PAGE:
Stephen Ostermiller's Blog

SEO Myth: Now that Googlebot renders JavaScript, all Angular and React sites get crawled

Googlebot can now fully render pages and sites that are built with JavaScript. It is tempting to think that Google can now index all JavaScript sites, but that is not the case. You need to know how search engine crawlers index JavaScript sites because there are quite a few common pitfalls when trying to build a search engine friendly site in JavaScript.

Slower index speed

The first thing to know is that Google is much slower to crawl and index JavaScript powered sites than sites built with plain HTML. Google has said that they have worked to render sites much more quickly, but webmasters are still observing that it can take extra weeks to get JavaScript sites crawled and indexed.

The single page application problem

The biggest pitfall is building a single page site. If your site only has one page, search engines will only index a single page. It is impossible to fit a significant amount of content onto a single page. If you have one very large page, search engines are not likely to index all the content on it, nor will it be possible to rank for most of the relevant keywords. It is much easier to rank for lots of keywords in search engines when you create lots of pages.

Single page application frameworks are not limited to building single page sites. To such frameworks, "single page" means that users only load your web application on the first page load. Clicking to other pages within it only changes the main content, but doesn't force them to reload the entire web application.

To create multiple pages under a single page application framework:

  • Assign each chunk of content to its own URL.
  • As users navigate the site, use pushState to change the URL they see, even if they are not loading whole new pages.
  • Ensure that starting the web application at a deep URL initially shows the content associated with that URL.

Use links

To make your website crawlable, you need to have the JavaScript render <a href=/foo.html> links. When it crawls, Googlebot:

  1. Dowloads the page
  2. Downloads all supporting JS and CSS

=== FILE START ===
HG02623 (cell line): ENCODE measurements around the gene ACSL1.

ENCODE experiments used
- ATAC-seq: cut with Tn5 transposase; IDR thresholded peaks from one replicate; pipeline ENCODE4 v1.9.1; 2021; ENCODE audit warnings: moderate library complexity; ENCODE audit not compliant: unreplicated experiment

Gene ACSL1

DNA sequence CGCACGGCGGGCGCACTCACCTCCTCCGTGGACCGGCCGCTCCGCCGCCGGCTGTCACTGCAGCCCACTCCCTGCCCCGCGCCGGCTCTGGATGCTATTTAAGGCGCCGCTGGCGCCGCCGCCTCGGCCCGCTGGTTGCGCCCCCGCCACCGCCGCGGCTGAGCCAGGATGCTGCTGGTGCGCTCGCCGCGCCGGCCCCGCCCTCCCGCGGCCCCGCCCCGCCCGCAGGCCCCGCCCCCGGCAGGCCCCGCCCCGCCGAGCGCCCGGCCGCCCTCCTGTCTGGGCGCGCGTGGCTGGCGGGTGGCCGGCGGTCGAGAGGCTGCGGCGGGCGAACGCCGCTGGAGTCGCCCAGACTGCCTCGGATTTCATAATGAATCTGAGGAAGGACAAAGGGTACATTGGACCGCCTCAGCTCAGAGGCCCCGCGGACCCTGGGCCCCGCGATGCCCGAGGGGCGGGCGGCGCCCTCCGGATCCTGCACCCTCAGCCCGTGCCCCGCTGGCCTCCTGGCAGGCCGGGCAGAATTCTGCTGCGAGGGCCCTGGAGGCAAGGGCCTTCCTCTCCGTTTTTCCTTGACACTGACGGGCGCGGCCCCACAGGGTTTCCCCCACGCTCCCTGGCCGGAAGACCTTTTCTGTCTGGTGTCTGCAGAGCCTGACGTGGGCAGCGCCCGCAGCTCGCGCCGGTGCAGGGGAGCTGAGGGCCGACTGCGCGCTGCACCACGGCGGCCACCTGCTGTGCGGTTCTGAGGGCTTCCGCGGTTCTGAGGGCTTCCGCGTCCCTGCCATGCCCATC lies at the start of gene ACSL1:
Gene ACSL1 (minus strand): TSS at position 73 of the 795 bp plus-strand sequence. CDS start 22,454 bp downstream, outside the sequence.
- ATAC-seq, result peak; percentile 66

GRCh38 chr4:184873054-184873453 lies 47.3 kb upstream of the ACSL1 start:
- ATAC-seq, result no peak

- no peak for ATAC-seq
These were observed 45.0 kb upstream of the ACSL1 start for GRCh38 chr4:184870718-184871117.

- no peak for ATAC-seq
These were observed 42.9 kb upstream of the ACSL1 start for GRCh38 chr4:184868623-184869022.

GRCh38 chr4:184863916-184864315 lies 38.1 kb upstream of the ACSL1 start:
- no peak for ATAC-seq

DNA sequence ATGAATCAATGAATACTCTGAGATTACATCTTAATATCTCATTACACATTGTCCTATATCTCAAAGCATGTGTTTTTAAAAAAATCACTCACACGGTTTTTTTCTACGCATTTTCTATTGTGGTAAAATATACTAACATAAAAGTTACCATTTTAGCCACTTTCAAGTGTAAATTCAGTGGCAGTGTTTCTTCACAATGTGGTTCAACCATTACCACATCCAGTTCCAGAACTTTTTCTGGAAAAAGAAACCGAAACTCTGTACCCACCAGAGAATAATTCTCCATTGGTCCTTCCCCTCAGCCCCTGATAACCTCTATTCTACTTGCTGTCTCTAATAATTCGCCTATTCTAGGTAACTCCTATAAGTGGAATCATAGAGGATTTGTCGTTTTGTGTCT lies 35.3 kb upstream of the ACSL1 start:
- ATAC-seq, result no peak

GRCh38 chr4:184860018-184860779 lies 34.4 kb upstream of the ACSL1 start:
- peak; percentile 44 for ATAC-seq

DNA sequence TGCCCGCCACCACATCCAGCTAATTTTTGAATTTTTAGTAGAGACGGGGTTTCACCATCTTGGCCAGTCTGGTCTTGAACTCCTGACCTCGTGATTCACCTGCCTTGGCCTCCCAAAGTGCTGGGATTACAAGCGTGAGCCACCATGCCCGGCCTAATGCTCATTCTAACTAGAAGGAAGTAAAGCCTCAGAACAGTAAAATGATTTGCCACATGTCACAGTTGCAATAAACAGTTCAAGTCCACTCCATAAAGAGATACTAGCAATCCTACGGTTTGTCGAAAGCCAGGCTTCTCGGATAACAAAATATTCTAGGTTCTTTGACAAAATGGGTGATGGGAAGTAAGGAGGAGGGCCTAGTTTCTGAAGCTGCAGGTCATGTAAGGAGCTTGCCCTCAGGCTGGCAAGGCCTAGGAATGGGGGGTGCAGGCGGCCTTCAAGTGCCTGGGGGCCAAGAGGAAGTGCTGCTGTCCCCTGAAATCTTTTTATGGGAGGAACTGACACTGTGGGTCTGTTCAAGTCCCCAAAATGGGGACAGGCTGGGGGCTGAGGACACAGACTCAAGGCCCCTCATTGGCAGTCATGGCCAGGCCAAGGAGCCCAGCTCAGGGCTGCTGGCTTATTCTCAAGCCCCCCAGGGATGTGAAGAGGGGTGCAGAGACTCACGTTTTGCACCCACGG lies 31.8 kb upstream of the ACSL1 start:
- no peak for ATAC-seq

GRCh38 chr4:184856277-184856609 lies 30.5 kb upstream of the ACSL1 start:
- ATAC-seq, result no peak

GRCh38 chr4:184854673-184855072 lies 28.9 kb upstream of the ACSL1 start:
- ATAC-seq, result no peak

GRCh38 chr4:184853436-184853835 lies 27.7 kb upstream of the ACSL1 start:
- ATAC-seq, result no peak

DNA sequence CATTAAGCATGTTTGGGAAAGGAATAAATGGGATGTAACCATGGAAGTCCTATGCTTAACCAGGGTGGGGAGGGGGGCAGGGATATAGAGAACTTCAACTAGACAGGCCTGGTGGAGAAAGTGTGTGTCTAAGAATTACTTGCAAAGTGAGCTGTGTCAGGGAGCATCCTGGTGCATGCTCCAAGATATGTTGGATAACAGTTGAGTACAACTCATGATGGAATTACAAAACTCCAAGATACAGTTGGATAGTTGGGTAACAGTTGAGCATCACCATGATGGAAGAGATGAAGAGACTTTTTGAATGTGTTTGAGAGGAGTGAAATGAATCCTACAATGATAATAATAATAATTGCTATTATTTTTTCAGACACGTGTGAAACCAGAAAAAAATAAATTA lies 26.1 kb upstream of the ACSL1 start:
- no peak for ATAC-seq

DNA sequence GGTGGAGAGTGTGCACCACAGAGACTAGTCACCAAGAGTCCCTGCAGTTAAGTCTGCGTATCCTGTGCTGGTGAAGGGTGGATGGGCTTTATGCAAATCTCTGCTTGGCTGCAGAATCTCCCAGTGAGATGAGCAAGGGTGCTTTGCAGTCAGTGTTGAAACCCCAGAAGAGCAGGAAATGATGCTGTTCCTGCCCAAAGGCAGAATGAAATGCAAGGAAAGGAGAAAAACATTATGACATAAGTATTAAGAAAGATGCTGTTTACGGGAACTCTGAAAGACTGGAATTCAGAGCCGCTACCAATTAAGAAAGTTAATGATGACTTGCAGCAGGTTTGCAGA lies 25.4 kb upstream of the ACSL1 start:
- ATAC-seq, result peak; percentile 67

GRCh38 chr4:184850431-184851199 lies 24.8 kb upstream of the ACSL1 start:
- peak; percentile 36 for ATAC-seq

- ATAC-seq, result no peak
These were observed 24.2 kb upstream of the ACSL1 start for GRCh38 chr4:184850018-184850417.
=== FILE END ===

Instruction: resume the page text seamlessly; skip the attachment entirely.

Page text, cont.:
3. Renders the page
    1.Indexes the keywords shown in the rendered page
  4. Scans the document object model (DOM) for <a> links to other pages so that it knows what to crawl next.

If you don't use links, Googlebot won't be able to find the other pages on your site. It is easy to make the mistake of using some other type of HTML element that users can click on for navigation. However Googlebot doesn't click on anything. It won't try to click on every element to see if it changes the URL. You need to use anchor HTML elements for Googlebot.

When users click on links, you probably don't want them to load full new pages. You can intercept clicks on the links for users, have your JavaScript update the content within the current page, set the URL using pushState and return false or event.preventDefault() within the link's event handler to simulate loading a new page without causing your webapp to reload.

Bots don't interact

Googlebot will only see what is rendered in the onload event for the page. Once the initial page load is rendered, Googlebot indexes what it find on the page at that point. Googlebot doesn't click, scroll, or otherwise interact with the page. Any content that is shown only when a user clicks on something, scrolls the page, or after any other interaction won't be indexed. You need to ensure that all the words in the page that you want indexed are visible when the page loads without any user interaction at all.


This article was written as part of a series about SEO myths.

Leave a comment

Your email address will not be published.